Children would stop on their way from school located a block away to admire not only the sunflowers but also the wildflowers in the three raised beds there along the sidewalk. I know, it’s a challenge to see the raised beds here in this photo, as there’s a lot of “growth” hugging the raised gardens.
Alas, those beds, too, were being overrun with weeds. And lawn.

So, that’s where me and the Duchess Designs team started with earnest.
We weeded out the raised garden beds and the front-door walk beds.
We got flower stakes to tie up some of the leggy plants there - giving a bit more structure to the look.
Then we weeded the near-hidden walks in the backyard pleasure garden areas.
This is the gazebo garden "before" its wedding makeover - compare to title photo!
Julie re-laying the pebbles & rocks to create "Stone Art"

The Stone Art Pathways distinguish the journey through the Garden Rooms

Like a Sleeping Beauty, we discovered we could embrace these paths and create true charm. Julie was replacing the many stones found around and in the nearby garden beds; thereby creating organic patterns and designs.

Artistically - and spiritually - the re-design seemed to call out to Julie. It was as if her stone art talent was also being ignited. We later learned that her grandfather had been a kind of stone artist ~ and her father is a mason! So, it seemed the garden was, again, reaching out to us - telling us stories…

Sensual Fountain Romance
The next big change after removing that scary hot tub was to replace it with a romantic, calming, soothing, tiered water fountain whose look and tinkling sounds would offer truly sensual delight, along with some pretty water plants - and fish -- all to transport Gina and Ted, their family, and their many, many friends.

First step, I did scouting at one of my favorite local resources out in the Garden State: Brocks Farms Garden Center. I identified about half a dozen fountains and sent images to Gina and Ted.

Tips When Buying a Fountain
I encouraged the Louds - and anyone choosing a fountain of any size - to:
  • Listen to the fountain in operation;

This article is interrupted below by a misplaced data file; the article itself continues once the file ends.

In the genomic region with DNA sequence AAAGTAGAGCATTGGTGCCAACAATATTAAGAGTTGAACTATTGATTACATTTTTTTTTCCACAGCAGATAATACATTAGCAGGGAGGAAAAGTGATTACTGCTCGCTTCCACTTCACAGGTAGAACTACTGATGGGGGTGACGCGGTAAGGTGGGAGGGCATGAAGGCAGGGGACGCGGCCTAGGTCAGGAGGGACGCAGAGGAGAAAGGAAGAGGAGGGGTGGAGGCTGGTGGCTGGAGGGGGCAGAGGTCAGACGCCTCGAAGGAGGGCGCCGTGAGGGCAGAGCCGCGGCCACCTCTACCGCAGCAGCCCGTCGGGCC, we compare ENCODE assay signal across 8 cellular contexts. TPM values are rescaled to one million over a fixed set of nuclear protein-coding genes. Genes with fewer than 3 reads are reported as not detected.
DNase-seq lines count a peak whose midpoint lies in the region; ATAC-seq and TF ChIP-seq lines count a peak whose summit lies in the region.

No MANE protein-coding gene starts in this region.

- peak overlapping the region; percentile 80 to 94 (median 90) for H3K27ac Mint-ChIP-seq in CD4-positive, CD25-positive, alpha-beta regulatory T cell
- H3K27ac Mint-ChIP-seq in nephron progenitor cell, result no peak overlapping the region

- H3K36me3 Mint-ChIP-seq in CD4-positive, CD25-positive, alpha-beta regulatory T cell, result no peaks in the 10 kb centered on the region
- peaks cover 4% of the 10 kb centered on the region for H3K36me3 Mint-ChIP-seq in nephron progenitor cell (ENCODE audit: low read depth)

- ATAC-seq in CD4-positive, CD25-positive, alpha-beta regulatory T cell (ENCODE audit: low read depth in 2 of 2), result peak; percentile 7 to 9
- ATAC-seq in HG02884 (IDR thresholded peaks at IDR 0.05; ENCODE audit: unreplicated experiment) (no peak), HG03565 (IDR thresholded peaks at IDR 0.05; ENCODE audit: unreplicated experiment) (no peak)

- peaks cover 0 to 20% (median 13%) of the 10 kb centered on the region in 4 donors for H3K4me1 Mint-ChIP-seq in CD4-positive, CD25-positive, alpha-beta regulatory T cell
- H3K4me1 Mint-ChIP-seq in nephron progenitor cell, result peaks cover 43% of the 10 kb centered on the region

• Select a model that allows you to regulate the water speed and flow. Some folks like that rushing sound, others prefer a soft, near-trickle. 
  • And for a specimen attraction in the garden, I prefer fountains that can accommodate fish and water plants. These are no doubt more sizable than pocket or tabletop models but long-term, more accommodating for all-season garden pleasure. And for attracting pollinators and a certain, kind, wildlife, including salamanders, dragonflies, and I dare hope, turtles and frogs. Alas, we don’t see too many of these friends any more. 
  • Be certain that all parts of the fountain work, and that you have all the necessary equipment before you leave the establishment. We learned a lesson or two by being too quick to trust all was in order… However, we got it all going - on the third try. Ha. 
That weekend, Gina and Ted went on-site and chose a perfect water-feature fountain: three tiers, with a lovely trickling sound. Ahhhhh.

Not long after the weeding, we pruned up the limbs of Russian Olive trees (Elaegnus angustifolia) that stood as sentinels on either side of that forlorn hot tub. They were taking over. The Russian Olive is an invasive tree in our location and zone but they were already there.

(If you like the look of a Russian Olive and its somewhat feathered or dainty leaves, please plant our native Silverberry Elaegnus commutata).

Next, we next took the gates off the fence - and immediately I could see we could repurpose the gates as a pretty and very usable compost cabana!

Darin, the talented Master Gardener who contributes to the design construction and horticulture of Duchess Designs’ gardens, built the Compost Cabana from the fence gates, sizing it down to what I thought would make a better design - that of a lower and more horizontally bigger footprint of a compost.

I soon learned how Gina and Ted are especially dedicated to not only the environment but also to recycling and repurposing materials. Be still my heart, I thought. These folks are my tribe!
I always look to repurpose materials and use them in a new and advantageous way. Including plants.
The repurposing became a guiding principle in this illustrious garden design. See how many times we practice this here in this design project ...